1 Pepper had been forbidden to use her last name on her email for reasons of security, so she chose the middle name that made her grind her teeth the least. [ return to text ]


Chapter Text

Anthony Crowley <>

to: Pepper

Here’s a BBC documentary.  Narration’s a bit overwrought.  I’d watch it with the sound off the first time through; they put in a lot of hissing noises, including places where I can tell the snakes aren’t actually hissing.  Nice pictures though.

Pepper Moonchild <>

to: Anthony


Pepper Moonchild <>

to: Anthony

I watched it with the sound off and the subtitles on.  It said snakes are deaf???

Anthony Crowley <>

to: Pepper

No ears, sure.  But there’s bone conduction.  If you’ve ever gone into a really loud club, the way the bassline shakes through your body—it’s like that.  Stuff like leaves rustling in the wind, or birds, or voices, you can’t hear any of that. But anything conducted through the ground is extremely clear.  Especially footsteps of all sorts. That’s why you were never going to find a grass snake in the stream on Friday.

And yes, that means that to have a conversation with Eve, I had to wind around her so I could hear her voice.  She never figured out I could have constricted her to death. Possibly that’s the sort of thing Hell meant when they told me “get up there and make trouble,” but I like to think I have more style.

Pepper Moonchild <>

to: Anthony

So you’re a constrictor

Anthony Crowley <>

to: Pepper

I’m not so much a specific kind of serpent as I am the essence of serpent-ness.  I have venom when I want it and I can constrict when I feel like it.

Which frightens you more?  Venomous snakes or constrictors?

Pepper Moonchild <>

to: Anthony

I don’t know.  Venomous, I guess.  They’re both pretty horrible

Pepper Moonchild <>

to: Anthony

I’m sorry, I shouldn’t have said that.

Anthony Crowley <>

to: Pepper

Don’t apologize to me.  And don’t worry about it.  You do realize that where I come from, “horrible” is a compliment, right?

Pepper Moonchild <>

to: Anthony

I still shouldn’t have said it.


“Mr. Aziraphale?”

“What is it?”  Mr. Aziraphale was using Ms. Device’s kitchen to attempt biscuits, which was honestly a bit of a gamble.  Pepper suspected that Ms. Device put up with it because the kitchen always ended up mysteriously spotless, and miraculous kitchen cleaning was easily worth the price of ingredients.

“Can you bless away phobias?”

There was a long pause.  Then Mr. Aziraphale said, “Shouldn’t like to, no.”

“That’s not the same as saying that you can’t.”

“No,” Mr. Aziraphale said, “I suppose it isn’t.”

“I don’t think anything like that would be necessary,” Ms. Device said hastily.  “Pepper why don’t I teach you some relaxation exercises? I’m already teaching Newt—”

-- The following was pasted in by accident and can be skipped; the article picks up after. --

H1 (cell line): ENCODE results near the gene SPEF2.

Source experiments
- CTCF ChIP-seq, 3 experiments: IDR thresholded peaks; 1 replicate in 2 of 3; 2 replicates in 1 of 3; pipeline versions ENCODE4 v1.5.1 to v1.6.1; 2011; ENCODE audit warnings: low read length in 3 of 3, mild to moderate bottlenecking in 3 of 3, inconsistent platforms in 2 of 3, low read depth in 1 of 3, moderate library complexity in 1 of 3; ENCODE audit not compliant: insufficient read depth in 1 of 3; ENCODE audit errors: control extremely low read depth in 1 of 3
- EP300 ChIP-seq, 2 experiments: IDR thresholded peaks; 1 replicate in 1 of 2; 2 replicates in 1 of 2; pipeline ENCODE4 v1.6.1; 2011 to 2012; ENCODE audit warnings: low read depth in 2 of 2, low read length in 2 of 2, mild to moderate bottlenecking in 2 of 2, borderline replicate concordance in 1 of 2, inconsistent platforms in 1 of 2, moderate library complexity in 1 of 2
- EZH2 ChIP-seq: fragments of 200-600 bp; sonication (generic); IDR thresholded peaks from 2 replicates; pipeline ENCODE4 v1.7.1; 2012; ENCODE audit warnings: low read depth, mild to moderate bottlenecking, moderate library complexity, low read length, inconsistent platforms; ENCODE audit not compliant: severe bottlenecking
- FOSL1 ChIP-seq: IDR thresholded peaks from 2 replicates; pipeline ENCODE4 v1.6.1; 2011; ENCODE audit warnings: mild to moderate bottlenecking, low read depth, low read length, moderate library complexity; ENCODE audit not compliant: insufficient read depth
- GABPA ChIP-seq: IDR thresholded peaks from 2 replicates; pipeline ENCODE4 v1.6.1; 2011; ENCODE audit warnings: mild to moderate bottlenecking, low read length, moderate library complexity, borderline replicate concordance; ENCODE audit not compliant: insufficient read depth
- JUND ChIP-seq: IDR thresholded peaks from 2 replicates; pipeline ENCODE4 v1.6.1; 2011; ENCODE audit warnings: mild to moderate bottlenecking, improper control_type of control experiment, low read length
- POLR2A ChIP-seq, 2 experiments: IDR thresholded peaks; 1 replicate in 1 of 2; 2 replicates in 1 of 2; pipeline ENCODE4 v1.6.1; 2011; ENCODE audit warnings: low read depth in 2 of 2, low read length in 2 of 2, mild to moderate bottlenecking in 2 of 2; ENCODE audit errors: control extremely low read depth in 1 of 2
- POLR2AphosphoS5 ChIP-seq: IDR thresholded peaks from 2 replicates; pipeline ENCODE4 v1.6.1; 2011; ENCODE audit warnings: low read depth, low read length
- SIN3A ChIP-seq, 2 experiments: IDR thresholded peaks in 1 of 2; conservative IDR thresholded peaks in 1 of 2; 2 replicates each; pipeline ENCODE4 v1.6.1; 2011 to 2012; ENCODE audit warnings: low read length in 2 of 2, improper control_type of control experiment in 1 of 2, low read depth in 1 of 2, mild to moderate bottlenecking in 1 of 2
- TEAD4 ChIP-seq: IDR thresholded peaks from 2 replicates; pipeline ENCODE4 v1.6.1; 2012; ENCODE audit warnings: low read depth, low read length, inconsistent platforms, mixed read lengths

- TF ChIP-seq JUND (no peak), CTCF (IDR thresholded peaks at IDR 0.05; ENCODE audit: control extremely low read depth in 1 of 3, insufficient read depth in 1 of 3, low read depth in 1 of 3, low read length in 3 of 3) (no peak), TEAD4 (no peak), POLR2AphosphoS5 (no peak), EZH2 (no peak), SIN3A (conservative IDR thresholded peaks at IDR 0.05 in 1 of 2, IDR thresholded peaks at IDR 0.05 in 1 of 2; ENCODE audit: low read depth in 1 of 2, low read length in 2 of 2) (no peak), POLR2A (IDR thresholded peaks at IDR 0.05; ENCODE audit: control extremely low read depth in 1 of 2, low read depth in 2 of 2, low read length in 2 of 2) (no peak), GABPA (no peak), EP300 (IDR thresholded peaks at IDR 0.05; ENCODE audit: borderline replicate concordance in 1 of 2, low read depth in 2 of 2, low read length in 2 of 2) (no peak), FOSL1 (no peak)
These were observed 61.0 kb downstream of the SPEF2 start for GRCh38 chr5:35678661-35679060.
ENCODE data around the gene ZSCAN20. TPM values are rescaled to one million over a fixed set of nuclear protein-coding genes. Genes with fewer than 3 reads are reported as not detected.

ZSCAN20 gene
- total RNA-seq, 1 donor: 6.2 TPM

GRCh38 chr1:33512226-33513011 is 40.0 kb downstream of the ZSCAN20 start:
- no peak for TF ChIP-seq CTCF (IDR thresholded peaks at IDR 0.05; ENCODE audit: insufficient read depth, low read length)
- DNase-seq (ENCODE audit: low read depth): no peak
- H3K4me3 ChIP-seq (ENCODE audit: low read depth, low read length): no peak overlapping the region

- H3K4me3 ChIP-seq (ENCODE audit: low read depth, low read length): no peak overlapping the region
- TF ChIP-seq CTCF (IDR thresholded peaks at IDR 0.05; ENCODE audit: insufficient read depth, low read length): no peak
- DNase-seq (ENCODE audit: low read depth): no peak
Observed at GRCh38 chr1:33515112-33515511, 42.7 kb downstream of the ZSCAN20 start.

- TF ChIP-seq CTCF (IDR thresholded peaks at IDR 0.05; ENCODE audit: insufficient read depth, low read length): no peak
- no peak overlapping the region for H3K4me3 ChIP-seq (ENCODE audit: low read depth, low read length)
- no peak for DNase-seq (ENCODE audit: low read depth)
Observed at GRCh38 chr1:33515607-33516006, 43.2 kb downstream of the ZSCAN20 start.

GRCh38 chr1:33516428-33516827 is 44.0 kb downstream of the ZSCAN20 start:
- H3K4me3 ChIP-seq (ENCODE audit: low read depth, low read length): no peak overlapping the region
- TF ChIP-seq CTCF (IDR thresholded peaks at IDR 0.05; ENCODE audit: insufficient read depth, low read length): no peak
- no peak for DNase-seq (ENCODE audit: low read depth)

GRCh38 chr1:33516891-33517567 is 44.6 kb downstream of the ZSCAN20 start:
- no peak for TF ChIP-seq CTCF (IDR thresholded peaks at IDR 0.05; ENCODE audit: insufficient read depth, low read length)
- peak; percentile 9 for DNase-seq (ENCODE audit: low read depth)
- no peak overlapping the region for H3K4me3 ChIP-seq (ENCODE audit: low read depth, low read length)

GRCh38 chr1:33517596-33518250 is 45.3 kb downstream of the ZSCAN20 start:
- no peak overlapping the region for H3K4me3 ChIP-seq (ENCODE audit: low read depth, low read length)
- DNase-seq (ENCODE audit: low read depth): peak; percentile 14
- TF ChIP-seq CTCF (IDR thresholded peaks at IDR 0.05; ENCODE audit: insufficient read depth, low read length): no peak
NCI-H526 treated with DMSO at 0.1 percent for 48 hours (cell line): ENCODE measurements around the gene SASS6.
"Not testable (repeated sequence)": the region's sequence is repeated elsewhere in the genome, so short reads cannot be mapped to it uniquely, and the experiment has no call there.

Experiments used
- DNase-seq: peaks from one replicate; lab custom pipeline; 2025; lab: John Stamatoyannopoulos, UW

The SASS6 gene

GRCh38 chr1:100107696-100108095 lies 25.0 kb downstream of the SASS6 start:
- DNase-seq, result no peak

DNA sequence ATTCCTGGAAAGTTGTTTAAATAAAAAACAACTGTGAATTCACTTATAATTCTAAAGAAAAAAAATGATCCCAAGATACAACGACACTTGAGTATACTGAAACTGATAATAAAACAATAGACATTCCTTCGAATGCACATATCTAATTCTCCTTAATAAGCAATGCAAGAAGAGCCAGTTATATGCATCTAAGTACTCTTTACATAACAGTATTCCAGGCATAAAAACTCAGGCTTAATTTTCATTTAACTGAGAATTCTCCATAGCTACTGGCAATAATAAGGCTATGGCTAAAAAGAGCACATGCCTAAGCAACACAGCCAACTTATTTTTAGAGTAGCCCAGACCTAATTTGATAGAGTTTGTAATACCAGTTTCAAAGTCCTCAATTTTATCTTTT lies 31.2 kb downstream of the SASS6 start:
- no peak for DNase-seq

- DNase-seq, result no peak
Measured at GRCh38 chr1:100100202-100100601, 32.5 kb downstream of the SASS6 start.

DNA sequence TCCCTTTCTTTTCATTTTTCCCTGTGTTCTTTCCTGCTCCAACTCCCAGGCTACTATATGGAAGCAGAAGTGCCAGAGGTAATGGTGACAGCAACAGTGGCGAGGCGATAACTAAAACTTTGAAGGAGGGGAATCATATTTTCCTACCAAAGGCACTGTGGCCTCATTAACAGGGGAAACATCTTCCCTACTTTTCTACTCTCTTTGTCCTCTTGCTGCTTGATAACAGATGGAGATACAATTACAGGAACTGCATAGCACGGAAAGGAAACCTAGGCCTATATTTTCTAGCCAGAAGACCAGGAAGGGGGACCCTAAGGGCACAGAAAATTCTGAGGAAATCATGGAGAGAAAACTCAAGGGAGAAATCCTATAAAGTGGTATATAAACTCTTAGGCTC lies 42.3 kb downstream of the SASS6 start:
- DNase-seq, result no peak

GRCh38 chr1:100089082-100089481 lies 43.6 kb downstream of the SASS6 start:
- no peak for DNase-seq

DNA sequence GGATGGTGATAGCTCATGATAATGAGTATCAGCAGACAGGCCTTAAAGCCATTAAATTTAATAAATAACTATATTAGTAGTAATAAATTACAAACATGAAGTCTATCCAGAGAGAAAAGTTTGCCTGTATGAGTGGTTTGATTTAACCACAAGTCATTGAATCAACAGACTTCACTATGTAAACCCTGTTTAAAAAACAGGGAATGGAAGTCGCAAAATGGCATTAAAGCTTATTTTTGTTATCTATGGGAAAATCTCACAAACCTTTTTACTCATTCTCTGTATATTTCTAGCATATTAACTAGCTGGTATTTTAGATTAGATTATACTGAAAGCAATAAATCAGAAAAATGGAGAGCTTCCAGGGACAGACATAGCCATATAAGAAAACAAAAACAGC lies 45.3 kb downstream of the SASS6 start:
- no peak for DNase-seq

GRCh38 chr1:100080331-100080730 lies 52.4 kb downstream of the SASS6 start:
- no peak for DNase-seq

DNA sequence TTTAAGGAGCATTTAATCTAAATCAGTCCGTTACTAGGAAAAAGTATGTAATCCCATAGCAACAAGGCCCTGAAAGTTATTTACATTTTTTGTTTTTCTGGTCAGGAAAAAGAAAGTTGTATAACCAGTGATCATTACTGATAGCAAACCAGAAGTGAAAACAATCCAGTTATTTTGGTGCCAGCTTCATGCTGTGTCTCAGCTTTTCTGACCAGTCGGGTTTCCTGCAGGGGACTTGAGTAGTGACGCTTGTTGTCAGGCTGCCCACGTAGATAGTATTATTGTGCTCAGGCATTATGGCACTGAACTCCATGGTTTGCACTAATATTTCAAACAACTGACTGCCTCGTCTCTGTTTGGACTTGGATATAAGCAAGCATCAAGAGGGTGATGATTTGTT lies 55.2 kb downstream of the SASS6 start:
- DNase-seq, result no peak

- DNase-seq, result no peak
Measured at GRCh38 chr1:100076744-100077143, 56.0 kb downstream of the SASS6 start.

The latter sentence was the wrong thing to add if she wanted Pepper to go along with it.  To Pepper’s way of thinking, Mr. Pulsifer was broadly useless. She had to admit that he did respect Ms. Device’s intelligence and cleaned the kitchen as well as cooked now that he had more or less moved in (at least when Ms. Device wasn’t sneakily getting a celestial being to do it instead).  That didn’t mean Pepper wanted to be lumped in with him, in beginner’s lessons. “I’ve known how to meditate since I was five,” she snapped, “It’s rubbish.  A person could be up and doing things.  And it’s up to me to decide whether or not it’s ‘necessary.’”

“Actually, no,” Mr. Aziraphale said.  “It’s up to me to decide whether or not I’m willing to do it.”  He slid on an oven mitt. Pepper wondered if he really needed it.  “And I’m afraid I’m not.”

“Pepper,” Ms. Device said, “come on out here for a moment, will you?”  Pepper followed her sullenly into the sitting room, where Ms. Device turned around, looking intense.  “Listen. How much has your mother told you about mental illness in early European history?”

Ms. Device and Pepper’s mother had struck up a friendship.  Pepper would have thought of it as an unlikely one, but two people who were interested in Causes were bound to find each other in a small village, even if Ms. Device was mad for the environment and Pepper’s mother mostly concentrated on women’s issues.  If Ms. Device had been older, Pepper would have seriously considered trying to get them to date. “They thought it was witches and demons and stuff,” Pepper said, “and people had to beg on the streets.”

“Or sometimes, they thought it was divine intervention.  The word ‘silly’ used to mean crazy, but before that it meant holy.”

Pepper glanced back towards the kitchen, where she could hear Mr. Aziraphale ostentatiously humming Mozart or something similar so that it would be utterly clear that he wasn’t eavesdropping on them.